"Next day (the 4th), the President and General McClellan visited such of the wounded as still remained in the vicinity, including the now lamented General Richardson; then proceeded to and examined the South-Mountain battle-ground, at which point they parted,-General McClellan returning

to his camp, and the President returning to Washington, seeing, on the way, General Hartsoff, who lay wounded at Frederick Town.

"This is the whole story of the singing and its surroundings. Neither General McClellan nor any one else made any objections to the singing; the place was not on the battle-field; the time was sixteen days after the battle; no dead body was seen during the whole time the President was absent from Washington, nor even a grave that had not been rained on since the time it was made."


Nothing in Lincoln's entire career better illustrated the surprising resources of his mind than his manner of dealing with "The Trent Affair." The readiness and ability with which he met this perilous emergency, in a field entirely new to his experience, was worthy the most accomplished diplomat and statesman. Admirable, also, was his cool courage and selfreliance in following a course radically opposed to the prevailing sentiment throughout the country and in Congress, and contrary to the advice of his own Cabinet.

Secretary of the Navy Welles hastened to approve officially the act of Captain Wilkes in apprehending the Confederate Commissioners Mason and Slidell, Secretary Stanton publicly applauded, and even Secretary of State Seward, whose long public career had made him especially conservative, stated that he was opposed to any concession or surrender of Mason and Slidell.

But Lincoln, with great sagacity, simply said, "One war at a time.”


The President made his last public address on the evening of April 11th, 1865, to a gathering at the White House. Said he:

"We meet this evening not in sorrow, but in gladness of heart.

"The evacuation of Petersburg and Richmond, and the surrender of the principal insurgent army, give hope of a righteous and speedy peace, whose joyous expression cannot be restrained.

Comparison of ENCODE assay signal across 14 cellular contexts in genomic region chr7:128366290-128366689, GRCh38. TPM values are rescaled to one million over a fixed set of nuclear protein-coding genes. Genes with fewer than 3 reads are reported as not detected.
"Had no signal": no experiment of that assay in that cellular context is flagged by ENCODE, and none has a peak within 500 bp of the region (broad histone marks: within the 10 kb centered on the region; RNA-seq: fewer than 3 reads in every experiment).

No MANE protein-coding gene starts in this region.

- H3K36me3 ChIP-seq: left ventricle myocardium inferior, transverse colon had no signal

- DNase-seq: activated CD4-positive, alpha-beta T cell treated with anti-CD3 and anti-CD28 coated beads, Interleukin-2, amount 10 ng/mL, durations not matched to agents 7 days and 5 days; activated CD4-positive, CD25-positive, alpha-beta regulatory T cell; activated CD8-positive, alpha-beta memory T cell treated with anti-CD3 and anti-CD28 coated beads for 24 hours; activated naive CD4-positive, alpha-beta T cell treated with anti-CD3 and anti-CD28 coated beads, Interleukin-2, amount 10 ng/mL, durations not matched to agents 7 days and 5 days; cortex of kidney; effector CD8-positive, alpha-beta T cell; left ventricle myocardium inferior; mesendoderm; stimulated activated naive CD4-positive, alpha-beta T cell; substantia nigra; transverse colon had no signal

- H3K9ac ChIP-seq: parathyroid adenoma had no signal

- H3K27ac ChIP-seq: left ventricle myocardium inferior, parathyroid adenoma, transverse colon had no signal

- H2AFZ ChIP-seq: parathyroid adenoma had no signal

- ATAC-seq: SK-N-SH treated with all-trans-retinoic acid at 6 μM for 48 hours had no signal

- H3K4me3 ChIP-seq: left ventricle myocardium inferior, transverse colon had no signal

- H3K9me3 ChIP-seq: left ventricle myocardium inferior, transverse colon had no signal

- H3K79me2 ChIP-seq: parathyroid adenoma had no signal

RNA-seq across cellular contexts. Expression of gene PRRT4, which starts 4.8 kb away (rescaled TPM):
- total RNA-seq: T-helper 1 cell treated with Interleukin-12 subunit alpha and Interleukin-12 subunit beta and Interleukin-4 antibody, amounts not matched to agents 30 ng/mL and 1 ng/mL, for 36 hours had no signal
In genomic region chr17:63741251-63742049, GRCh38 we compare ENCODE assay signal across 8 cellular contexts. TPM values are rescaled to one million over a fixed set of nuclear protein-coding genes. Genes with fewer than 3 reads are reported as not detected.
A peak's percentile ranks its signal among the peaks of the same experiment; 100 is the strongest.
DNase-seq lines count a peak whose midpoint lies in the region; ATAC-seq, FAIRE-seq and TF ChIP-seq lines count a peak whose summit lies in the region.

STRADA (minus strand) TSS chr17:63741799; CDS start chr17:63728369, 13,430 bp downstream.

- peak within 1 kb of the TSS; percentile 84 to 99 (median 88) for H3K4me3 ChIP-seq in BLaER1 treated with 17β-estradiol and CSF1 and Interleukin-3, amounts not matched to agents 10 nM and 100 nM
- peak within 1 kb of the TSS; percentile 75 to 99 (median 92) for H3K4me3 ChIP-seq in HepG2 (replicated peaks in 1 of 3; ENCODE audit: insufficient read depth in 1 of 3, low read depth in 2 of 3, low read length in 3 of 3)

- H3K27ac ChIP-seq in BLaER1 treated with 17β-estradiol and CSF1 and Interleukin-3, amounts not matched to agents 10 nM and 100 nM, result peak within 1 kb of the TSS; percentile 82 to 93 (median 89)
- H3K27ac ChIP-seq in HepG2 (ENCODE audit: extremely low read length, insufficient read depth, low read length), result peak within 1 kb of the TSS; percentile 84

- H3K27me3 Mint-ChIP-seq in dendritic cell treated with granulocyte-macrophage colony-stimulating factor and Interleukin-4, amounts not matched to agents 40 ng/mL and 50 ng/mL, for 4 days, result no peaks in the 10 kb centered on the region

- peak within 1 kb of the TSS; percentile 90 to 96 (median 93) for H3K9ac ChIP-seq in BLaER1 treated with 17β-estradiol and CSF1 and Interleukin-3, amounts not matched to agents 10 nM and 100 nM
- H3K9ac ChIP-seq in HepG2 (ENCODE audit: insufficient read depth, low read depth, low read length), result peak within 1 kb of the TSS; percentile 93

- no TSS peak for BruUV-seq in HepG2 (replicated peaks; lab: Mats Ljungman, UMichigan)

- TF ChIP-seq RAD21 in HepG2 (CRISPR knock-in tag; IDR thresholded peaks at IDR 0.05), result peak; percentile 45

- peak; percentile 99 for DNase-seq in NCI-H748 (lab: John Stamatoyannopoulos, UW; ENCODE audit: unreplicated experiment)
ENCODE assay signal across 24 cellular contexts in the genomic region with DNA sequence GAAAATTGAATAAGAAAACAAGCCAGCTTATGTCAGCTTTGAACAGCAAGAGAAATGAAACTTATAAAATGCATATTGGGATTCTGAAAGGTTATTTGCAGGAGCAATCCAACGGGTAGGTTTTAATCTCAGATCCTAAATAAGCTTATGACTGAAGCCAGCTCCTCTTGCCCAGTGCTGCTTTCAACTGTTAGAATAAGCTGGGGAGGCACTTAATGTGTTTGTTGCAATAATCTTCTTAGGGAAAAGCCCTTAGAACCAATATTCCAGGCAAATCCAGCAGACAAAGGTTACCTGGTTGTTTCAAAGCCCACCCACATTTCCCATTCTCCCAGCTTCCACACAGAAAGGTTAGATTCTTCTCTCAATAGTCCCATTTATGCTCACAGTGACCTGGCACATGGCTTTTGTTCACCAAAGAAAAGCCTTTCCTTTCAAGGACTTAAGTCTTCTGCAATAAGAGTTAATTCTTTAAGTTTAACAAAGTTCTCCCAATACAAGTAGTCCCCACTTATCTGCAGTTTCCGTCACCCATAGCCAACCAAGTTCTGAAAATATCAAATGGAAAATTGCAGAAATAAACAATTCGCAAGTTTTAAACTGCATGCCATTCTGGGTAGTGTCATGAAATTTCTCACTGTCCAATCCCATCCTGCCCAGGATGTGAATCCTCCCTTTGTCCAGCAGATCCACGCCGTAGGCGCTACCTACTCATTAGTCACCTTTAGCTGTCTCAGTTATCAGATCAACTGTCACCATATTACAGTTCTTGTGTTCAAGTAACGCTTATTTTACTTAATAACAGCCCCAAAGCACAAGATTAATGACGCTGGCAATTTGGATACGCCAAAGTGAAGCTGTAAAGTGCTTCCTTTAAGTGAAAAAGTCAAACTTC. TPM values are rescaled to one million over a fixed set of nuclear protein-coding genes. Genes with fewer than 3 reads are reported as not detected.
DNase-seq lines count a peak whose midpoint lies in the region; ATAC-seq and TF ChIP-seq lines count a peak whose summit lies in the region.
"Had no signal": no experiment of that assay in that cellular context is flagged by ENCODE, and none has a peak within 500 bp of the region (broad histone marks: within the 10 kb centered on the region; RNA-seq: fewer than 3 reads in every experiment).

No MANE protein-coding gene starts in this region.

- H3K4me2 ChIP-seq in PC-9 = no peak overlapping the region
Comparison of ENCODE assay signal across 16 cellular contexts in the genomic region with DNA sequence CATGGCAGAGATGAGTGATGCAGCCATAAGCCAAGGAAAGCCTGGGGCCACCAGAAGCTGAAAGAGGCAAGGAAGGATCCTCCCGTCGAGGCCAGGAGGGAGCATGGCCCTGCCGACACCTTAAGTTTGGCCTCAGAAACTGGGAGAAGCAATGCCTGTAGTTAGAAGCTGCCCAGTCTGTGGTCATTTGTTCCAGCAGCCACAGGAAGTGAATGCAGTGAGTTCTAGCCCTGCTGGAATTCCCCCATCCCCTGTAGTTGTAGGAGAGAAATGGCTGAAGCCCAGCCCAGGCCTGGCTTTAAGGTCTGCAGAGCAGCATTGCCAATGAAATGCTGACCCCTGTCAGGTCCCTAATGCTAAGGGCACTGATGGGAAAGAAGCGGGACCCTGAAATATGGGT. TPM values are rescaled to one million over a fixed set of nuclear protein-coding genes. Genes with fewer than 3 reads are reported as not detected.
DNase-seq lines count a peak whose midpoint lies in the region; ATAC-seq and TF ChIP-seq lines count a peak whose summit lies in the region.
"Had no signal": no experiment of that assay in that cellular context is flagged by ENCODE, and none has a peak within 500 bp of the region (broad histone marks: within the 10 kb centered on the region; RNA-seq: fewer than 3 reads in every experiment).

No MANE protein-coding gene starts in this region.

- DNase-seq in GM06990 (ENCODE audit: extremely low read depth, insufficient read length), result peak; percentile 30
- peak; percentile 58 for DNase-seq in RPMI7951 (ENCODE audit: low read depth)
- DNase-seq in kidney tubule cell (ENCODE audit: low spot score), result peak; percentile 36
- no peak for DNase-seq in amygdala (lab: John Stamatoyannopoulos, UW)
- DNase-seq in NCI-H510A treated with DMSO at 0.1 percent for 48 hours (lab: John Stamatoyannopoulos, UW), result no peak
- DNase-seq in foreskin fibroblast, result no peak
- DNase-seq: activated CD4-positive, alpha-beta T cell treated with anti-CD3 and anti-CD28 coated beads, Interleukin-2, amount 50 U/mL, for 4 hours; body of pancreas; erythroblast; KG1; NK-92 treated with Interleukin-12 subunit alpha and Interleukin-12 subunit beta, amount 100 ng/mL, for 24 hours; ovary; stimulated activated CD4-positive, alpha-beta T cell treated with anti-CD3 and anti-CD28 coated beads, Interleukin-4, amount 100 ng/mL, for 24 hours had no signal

"In the midst of this, however, He from whom all blessings flow must not be forgotten.

"Nor must those whose harder part gives us the cause of rejoicing be overlooked; their honors must not be parceled out with others.

"I myself was near the front, and had the high pleasure of transmitting the good news to you; but no part of the honor, for plan or execution, is mine.

"To General Grant, his skillful officers and brave men, all belongs."


One day an old lady from the country called on President Lincoln, her tanned face peering up to his through a pair of spectacles. Her errand

was to present Mr. Lincoln a pair of stockings of her own make a yard long. Kind tears came to his eyes as she spoke to him, and then, holding the stockings one in each hand, dangling wide apart for general inspection, he assured her that he should take them with him to Washington, where (and here his eyes twinkled) he was sure he should not be able to find any like them.

Quite a number of wellknown men were in the room with the President when the old lady made her presentation. Among them was George S. Boutwell, who afterwards became Secretary of the Treasury.

The amusement of the company was not at all diminished by Mr. Boutwell's remark, that the lady had evidently made a very cor

rect estimate of Mr. Lincoln's latitude and longitude.